Hellebores are evergreen, perennial flowering plants. They are often used for decorative purposes and are popular with gardeners for their early flowering period during winter and spring and are frost resistant, making them ideal for this time of year.
They are excellent for bringing early colour to shady herbaceous borders and areas between deciduous shrubs and under trees.
Helleborus are often very tolerant of dry shade conditions and look fantastic planted in borders with snowdrops, Erythronium, Primula, Pulmonaria and Tiarella.
They are also wildlife friendly and are a valuable source of pollen for early bees.
This month’s Plant of the Month is the trusty Chrysanthemum – a staple of most gardens and yet highly undervalued. There would be few flowers blooming in an October garden were it not for garden mums.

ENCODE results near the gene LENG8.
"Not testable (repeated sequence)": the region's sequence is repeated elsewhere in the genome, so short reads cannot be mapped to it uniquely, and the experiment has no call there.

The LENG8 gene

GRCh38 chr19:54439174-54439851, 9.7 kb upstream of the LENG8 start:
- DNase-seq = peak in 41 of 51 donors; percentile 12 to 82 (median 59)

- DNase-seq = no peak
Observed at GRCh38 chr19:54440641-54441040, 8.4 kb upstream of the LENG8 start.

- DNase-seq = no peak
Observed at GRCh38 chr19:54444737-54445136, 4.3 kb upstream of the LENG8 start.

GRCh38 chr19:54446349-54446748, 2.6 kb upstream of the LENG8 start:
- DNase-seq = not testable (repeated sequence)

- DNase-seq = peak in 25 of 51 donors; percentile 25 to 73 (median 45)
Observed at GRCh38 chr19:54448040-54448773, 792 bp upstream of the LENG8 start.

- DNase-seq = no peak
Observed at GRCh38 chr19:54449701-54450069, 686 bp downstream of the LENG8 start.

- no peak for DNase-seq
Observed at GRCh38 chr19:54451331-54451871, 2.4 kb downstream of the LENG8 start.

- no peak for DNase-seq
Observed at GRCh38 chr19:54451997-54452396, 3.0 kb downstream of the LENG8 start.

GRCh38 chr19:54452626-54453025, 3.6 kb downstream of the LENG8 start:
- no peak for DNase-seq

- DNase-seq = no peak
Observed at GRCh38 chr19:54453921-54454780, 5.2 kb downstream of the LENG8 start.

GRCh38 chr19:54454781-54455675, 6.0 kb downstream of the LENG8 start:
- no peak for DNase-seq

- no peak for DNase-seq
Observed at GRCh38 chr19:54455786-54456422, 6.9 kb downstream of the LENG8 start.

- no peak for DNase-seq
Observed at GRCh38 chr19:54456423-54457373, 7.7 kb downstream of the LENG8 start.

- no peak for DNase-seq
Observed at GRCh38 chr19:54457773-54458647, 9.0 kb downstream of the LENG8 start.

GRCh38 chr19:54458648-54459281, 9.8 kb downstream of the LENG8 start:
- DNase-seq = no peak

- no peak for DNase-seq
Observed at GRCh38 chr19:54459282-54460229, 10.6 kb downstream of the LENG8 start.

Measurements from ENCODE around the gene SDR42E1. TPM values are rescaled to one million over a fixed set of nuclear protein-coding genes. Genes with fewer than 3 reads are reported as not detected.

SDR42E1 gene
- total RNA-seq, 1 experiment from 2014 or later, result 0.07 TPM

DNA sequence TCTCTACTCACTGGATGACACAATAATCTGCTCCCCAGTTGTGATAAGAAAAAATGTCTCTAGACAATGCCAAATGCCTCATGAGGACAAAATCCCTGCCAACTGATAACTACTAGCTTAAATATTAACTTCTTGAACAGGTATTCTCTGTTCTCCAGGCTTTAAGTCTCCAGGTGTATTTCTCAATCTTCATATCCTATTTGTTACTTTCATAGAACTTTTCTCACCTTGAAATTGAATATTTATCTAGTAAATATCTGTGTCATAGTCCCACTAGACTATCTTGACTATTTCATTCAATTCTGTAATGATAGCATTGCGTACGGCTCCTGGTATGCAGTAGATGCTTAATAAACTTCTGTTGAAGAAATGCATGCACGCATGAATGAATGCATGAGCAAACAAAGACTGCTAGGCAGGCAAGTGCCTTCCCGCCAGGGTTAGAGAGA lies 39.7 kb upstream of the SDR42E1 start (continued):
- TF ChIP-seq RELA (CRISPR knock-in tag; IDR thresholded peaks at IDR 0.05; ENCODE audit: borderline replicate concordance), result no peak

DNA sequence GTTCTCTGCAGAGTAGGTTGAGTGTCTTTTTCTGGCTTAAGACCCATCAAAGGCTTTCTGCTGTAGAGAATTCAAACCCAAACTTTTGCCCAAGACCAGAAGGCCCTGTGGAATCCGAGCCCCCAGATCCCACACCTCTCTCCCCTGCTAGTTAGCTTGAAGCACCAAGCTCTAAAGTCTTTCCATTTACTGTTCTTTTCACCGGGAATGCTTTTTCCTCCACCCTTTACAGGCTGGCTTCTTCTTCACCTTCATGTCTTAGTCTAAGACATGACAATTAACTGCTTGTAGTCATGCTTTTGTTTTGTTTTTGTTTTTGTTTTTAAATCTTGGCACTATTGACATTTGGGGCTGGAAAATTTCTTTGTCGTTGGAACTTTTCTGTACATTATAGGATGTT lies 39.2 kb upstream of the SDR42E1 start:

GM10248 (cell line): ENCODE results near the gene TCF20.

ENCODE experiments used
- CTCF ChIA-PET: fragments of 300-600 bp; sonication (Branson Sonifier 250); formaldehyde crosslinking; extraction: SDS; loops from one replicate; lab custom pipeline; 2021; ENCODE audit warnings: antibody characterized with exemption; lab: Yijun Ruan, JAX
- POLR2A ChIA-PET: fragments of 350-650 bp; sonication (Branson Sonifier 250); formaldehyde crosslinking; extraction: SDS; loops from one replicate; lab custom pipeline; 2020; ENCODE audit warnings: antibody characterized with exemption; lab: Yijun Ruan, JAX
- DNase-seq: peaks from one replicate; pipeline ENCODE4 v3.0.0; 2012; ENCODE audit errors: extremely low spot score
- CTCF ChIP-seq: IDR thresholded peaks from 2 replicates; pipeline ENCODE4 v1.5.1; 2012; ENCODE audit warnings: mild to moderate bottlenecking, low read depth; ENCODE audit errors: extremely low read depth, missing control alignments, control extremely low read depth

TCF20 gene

Their clusters of flower heads show over a long period and are available in many colours, including red, orange, yellow, white, and lavender. Garden mums need fertile soil and can take light shade, although they grow best in full sun. Ideal for adding a late season splash of colour to your beds, patios and gardens.
Few gardens rely solely on flowers for year-round interest, they also need a structure of different plant shapes, colours and textures to provide a background and maintain year-round appeal. Conifers are ideal because they are available in so many forms, are hardy, easy to care for and long-living.